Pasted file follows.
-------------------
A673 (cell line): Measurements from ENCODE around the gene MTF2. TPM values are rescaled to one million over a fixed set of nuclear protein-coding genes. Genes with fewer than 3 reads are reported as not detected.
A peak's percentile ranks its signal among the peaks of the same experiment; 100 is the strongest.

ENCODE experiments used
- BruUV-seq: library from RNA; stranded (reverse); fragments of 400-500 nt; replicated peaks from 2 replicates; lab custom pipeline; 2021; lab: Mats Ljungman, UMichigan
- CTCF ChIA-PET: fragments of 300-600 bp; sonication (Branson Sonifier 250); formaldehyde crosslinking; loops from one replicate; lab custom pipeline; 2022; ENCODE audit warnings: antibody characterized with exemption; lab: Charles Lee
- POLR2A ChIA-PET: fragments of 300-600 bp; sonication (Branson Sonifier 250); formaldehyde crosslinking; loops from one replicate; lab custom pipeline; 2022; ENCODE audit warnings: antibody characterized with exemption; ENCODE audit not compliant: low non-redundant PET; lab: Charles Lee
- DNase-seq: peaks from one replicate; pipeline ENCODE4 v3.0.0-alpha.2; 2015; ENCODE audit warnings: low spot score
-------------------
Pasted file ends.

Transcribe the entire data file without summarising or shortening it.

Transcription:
A673 (cell line): Measurements from ENCODE around the gene MTF2. TPM values are rescaled to one million over a fixed set of nuclear protein-coding genes. Genes with fewer than 3 reads are reported as not detected.
A peak's percentile ranks its signal among the peaks of the same experiment; 100 is the strongest.

ENCODE experiments used
- BruUV-seq: library from RNA; stranded (reverse); fragments of 400-500 nt; replicated peaks from 2 replicates; lab custom pipeline; 2021; lab: Mats Ljungman, UMichigan
- CTCF ChIA-PET: fragments of 300-600 bp; sonication (Branson Sonifier 250); formaldehyde crosslinking; loops from one replicate; lab custom pipeline; 2022; ENCODE audit warnings: antibody characterized with exemption; lab: Charles Lee
- POLR2A ChIA-PET: fragments of 300-600 bp; sonication (Branson Sonifier 250); formaldehyde crosslinking; loops from one replicate; lab custom pipeline; 2022; ENCODE audit warnings: antibody characterized with exemption; ENCODE audit not compliant: low non-redundant PET; lab: Charles Lee
- DNase-seq: peaks from one replicate; pipeline ENCODE4 v3.0.0-alpha.2; 2015; ENCODE audit warnings: low spot score